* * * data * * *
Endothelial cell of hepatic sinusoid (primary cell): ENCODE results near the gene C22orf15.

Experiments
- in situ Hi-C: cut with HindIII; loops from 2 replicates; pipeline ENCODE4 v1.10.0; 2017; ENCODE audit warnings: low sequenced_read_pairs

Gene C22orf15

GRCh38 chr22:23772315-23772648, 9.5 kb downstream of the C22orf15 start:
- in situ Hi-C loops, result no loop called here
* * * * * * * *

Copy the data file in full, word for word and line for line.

Endothelial cell of hepatic sinusoid (primary cell): ENCODE results near the gene C22orf15.

Experiments
- in situ Hi-C: cut with HindIII; loops from 2 replicates; pipeline ENCODE4 v1.10.0; 2017; ENCODE audit warnings: low sequenced_read_pairs

Gene C22orf15

GRCh38 chr22:23772315-23772648, 9.5 kb downstream of the C22orf15 start:
- in situ Hi-C loops, result no loop called here